I found this following article in the Worcester MA Telegram Gazette and I think it contains some nice gardening advice for this time of year in Skillin's Country. The writer is Paul Rogers and here goes!:
The New England winter season is long and bleak. Spring is brief and busy. Do we gardeners have the means to brighten the one and extend the other?
Indeed, we do. The key is to start spring activities now. How do we realistically accomplish this enviable goal? With a full understanding that the days begin to lengthen in 35 days, we spend as much time as possible preparing for spring.
Start out by cleaning up all trash and debris from your gardens every day that you can be outdoors. Sanitizing the garden clears the slate and removes untold numbers of potential weeds and pests from the property.
Spread a 2- to 4-inch layer of compost over the vegetable and annual flower gardens. A dusting of ground limestone on everything from boundary line to boundary line would not be amiss.
Dig in the lime and compost in all bare soil areas. Leave the soil rough. You will be exposing grubs, beetle larvae, and other soil pests to voracious birds and other predators. The soil insects will also be exposed to killing cold temperatures.
By leaving the surface unraked, rain and melting snow will penetrate freely into the soil rather than eroding away. In addition, the soil surface will warm and dry quickly in the spring and allow earlier planting than usual.
Perennial beds and lawns will accept a 1- to 2-inch application of compost that will improve nutrient levels and soil structure, which will accelerate green-up in the spring.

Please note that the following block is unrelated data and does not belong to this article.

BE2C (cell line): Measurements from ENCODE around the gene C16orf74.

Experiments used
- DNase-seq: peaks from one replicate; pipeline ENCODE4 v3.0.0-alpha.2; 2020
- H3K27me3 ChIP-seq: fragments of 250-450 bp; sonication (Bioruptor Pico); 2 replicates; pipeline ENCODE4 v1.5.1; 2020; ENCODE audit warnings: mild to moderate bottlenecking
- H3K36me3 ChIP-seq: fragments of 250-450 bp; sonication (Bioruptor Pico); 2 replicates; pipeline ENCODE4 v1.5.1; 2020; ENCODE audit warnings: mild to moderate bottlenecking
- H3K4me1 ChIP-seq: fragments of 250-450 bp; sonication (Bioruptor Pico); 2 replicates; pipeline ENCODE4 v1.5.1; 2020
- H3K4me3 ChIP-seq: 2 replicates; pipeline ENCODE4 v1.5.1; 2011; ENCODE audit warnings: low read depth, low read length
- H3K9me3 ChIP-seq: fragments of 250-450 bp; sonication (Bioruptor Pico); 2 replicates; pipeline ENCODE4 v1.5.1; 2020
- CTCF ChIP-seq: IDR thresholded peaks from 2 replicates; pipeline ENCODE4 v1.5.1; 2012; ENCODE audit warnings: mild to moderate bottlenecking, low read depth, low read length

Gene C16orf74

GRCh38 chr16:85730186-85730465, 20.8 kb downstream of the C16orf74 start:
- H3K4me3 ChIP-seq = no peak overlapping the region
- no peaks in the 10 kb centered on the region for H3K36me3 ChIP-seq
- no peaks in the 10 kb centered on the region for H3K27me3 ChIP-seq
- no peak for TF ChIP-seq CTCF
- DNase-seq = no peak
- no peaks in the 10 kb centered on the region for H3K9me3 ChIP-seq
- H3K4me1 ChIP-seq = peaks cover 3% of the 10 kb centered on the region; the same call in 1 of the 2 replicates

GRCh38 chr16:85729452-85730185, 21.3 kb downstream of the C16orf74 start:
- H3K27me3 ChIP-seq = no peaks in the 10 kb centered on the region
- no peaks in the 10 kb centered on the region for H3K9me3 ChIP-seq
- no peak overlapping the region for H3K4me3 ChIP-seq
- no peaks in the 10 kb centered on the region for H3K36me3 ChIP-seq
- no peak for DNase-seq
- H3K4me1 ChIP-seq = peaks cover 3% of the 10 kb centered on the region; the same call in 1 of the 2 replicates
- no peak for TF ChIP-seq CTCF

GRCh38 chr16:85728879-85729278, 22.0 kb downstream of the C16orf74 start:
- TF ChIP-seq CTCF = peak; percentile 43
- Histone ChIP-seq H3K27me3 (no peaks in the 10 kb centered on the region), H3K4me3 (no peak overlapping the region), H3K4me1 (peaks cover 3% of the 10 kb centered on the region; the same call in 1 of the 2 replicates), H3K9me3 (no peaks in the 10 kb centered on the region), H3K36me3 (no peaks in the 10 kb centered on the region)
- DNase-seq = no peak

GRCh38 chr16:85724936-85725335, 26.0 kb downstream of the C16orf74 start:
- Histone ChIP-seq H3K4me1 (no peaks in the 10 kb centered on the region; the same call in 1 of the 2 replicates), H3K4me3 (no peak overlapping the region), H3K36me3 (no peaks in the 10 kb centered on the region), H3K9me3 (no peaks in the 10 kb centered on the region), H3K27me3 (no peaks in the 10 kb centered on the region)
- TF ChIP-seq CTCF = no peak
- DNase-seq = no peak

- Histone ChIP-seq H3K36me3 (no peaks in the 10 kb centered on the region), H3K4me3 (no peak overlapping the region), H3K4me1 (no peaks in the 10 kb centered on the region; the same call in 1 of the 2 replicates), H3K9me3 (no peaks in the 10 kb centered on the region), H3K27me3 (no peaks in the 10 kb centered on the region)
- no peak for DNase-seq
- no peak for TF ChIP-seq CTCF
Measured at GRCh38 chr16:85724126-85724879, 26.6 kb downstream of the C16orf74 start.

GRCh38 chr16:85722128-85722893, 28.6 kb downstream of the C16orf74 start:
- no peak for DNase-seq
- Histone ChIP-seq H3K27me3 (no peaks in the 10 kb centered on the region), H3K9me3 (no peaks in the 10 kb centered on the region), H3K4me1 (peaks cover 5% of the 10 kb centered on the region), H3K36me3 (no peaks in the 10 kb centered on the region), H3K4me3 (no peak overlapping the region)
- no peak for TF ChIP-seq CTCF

Woody plants — trees, shrubs, hedges and vines — that were installed this year will benefit from a layer of compost placed under the pine bark mulch that surrounds these plants. If you planted roses or fruit trees, you have an added task for the former and two jobs for the latter. To deter rodents and rabbits from feeding on the nutritious stems of the rose or fruit trees, spread Milorganite, an organic fertilizer. The odor of Milorganite often keeps animals, including deer, from dining on the plants.
As to the fruit trees, their stems are susceptible to bark damage (sunscald and bark splitting) from the warming sun of February. From the ground up to the first or second tier of branches, the stem should be spiral wrapped using Tree-Wrap — a Kraft paper available in rolls. Apply it now and remove it in March. It is the best and cheapest insurance that you can use to prevent thin-barked trees from winter injury.
Make sure that your windowsills and plant shelves are well stocked with foliage and flowering plants. From indoors, when you are looking at a snow-covered landscape, it helps the view if the outdoor snow is framed by indoor flowers.
Kalanchoes offer long-lasting red, orange or yellow flowers above dark-green firm foliage. Holiday cacti are showing color right now. Pay a visit to your local plant place to augment your winter garden with attractive plants. Harvest or purchase stems of berried shrubs, branches of colored or contorted shrubs and use them in arrangements. Purchase an amaryllis bulb, some paper white narcissus, or a bouquet of cut flowers. Make your days brighter.